‘Happa Girl Sushi Bar’ Reading Hosted by SFV JACL

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PACOIMA — The San Fernando Valley JACL and Cedar Grove Onstage will present a concert reading of “happa girl sushi bar after hour,” a new play by Perry Miyake, directed by Chris Tashima, on Sunday, May 19. at 2 p.m. at the SFV Japanese Community Center, 12953 Branford St., Pacoima.

A staged reading of the play will be followed by a short question-and-answer session with the author, director and cast, then a bento dinner.

Michael Hagiwara (“Slice”; “Manzanar, the Musical”; “Law & Order: L.A.”) plays David, a Venice Sansei down-and-out musician who has hit bottom, gotten divorced and is working as church janitor while living in its storeroom.

Shuko Akune (“Tea”; “General Hospital”; “E/R-Emergency Room” the sitcom; “Seinfeld”) plays Kats, the owner of a neighborhood Japanese restaurant, struggling to survive, years after adding a sushi chef and a karaoke bar.

Kym Hoy (Kim in “Miss Saigon” in second national Broadway company; “NCIS”; “Manzanar, the Musical”) plays Mitzi, an Asian/Caucasian waitress from Iowa. David discovers, after karaoke time is over at Kats’ restaurant, that she has a great voice, but Mitzi is as uncertain about how to sing as she is about her racial background. As he helps her learn how to interpret a song, and her Asian/American-ness, she helps him rediscover long-dormant feelings and his long-lost talent, and soon it’s uncertain who’s teaching whom, and who’s helping whom.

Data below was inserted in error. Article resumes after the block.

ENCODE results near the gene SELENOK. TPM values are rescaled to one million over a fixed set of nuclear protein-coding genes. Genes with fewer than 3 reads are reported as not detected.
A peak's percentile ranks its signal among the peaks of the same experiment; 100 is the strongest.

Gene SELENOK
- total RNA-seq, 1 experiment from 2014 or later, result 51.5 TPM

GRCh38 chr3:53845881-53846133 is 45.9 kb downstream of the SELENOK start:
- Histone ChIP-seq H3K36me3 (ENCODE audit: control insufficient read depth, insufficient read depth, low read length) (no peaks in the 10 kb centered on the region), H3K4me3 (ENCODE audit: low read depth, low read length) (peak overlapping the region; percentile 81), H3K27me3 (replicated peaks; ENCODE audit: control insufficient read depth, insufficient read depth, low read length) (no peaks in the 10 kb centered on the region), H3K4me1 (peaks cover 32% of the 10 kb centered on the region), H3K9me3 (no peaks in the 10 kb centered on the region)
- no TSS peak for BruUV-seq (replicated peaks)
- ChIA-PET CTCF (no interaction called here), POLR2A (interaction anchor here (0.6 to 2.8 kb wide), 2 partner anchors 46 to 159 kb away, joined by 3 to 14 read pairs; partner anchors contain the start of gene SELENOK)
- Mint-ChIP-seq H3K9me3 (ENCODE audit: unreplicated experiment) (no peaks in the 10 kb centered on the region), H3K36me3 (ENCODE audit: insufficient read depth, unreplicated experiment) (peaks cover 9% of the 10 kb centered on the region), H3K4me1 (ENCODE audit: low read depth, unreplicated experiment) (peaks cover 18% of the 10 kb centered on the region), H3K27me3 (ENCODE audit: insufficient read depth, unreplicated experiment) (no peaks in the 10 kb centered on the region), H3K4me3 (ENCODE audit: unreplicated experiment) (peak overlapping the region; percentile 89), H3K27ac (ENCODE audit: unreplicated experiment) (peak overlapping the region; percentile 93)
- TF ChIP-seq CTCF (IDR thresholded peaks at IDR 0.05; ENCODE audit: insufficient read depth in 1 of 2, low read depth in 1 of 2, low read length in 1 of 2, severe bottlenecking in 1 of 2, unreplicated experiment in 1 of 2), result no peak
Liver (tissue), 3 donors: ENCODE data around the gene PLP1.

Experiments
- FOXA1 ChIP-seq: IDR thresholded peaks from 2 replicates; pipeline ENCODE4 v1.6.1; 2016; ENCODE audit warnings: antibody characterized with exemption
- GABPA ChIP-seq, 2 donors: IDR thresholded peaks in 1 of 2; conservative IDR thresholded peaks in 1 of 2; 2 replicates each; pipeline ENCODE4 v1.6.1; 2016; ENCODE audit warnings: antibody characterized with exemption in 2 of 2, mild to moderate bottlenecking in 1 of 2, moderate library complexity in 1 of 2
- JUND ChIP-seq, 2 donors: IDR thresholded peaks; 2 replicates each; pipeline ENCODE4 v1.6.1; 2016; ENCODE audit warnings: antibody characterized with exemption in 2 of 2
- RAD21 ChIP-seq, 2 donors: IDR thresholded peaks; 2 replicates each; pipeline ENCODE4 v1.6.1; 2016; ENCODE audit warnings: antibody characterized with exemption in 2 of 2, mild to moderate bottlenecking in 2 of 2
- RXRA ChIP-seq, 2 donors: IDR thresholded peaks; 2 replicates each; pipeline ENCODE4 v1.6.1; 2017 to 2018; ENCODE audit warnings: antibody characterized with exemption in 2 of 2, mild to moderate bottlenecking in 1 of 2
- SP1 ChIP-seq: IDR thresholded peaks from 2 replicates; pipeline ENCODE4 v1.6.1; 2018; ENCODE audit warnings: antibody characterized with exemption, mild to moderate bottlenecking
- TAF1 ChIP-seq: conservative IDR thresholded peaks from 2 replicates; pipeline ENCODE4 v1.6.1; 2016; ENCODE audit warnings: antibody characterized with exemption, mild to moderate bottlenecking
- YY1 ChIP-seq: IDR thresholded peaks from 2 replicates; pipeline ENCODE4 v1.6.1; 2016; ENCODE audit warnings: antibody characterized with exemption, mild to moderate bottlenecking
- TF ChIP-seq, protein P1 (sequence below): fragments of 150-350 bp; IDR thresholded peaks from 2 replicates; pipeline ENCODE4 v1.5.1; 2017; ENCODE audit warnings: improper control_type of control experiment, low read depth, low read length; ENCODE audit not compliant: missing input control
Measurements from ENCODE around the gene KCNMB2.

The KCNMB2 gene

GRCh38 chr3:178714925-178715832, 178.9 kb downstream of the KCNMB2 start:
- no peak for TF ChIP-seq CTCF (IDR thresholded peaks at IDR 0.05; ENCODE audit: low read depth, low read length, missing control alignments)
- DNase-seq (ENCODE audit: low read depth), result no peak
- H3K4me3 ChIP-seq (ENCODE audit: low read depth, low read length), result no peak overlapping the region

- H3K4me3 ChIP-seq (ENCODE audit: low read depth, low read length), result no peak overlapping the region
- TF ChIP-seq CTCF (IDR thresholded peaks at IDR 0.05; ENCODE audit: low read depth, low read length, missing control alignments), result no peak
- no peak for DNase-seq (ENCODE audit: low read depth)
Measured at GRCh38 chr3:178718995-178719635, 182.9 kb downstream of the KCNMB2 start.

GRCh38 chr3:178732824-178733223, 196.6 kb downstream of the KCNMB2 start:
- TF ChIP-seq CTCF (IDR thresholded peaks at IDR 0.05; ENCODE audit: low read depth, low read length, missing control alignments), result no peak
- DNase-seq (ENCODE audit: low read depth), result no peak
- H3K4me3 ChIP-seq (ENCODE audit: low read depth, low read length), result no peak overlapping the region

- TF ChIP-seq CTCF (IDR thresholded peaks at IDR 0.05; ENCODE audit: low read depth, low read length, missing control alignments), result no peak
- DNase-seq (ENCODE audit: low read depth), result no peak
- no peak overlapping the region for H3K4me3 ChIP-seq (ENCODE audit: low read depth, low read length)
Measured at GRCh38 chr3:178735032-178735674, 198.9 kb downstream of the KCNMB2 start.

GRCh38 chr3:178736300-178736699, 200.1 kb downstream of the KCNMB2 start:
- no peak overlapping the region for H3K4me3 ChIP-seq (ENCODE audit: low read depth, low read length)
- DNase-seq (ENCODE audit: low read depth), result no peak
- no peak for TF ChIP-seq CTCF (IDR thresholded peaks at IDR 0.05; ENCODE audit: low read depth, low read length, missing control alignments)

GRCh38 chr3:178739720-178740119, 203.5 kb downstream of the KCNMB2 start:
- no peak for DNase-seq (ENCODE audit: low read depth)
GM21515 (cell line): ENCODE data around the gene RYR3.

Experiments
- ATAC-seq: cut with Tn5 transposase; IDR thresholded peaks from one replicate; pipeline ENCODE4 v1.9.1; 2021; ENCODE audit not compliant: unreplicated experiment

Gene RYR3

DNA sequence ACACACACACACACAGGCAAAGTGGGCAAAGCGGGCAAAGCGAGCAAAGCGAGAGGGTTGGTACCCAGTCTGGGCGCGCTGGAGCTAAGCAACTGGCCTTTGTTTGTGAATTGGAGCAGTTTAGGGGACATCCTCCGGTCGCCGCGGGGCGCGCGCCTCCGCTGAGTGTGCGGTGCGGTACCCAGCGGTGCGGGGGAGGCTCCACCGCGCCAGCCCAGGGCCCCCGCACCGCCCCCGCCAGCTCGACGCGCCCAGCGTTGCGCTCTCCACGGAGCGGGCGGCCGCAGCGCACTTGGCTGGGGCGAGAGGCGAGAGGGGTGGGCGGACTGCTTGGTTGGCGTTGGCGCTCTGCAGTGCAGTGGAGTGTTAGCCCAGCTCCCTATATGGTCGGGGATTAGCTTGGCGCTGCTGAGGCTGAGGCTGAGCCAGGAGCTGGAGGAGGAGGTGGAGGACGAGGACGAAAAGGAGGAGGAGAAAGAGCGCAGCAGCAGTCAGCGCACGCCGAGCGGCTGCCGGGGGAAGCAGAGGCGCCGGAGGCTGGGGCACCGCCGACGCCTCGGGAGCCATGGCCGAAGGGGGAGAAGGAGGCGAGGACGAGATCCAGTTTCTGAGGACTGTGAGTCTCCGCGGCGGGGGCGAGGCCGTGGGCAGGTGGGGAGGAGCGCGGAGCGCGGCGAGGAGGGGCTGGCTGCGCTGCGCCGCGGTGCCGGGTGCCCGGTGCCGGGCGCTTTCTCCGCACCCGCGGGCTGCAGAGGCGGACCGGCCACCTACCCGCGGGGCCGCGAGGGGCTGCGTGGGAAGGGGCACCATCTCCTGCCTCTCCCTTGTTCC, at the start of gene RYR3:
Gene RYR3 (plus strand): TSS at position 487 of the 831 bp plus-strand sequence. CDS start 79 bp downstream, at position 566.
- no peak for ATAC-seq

Tashima, co-founder of Cedar Grove Productions, directed, co-wrote and starred in the Academy Award-winning “Visas and Virtue” (1997), in which he played Japanese diplomat Chiune Sugihara. He also directed, co-wrote, and acted in “Day of Independence” (2003), a story about baseball in the internment camps. He has appeared in such films as “Americanese,” “Model Minority” and “Lil Tokyo Reporter.”

Miyake is a former Rockefeller Foundation playwright-in-residence with East West Players and recipient of EWP’s 2000 “Made in America” Award for his body of work, including “What the Enemy Looks Like” (1980), “Visitors from Nagasaki” (1984), and “Doughball” (1991), numerous one-acts, skits for Cold Tofu, and “Interracial Relations” (Seattle Group Theater, 1990). He is also the author of the novel “21st Century Manzanar” (2002) and the pictorial history “Venice Japanese Community Center and the 100+ Year History of the Japanese American Community of Venice, California” (2011).

Tickets are $15; bento is $10. For reservations, contact Nancy Gohata at [email protected] or (818) 899-4237. Checks payable to SFVJACL.

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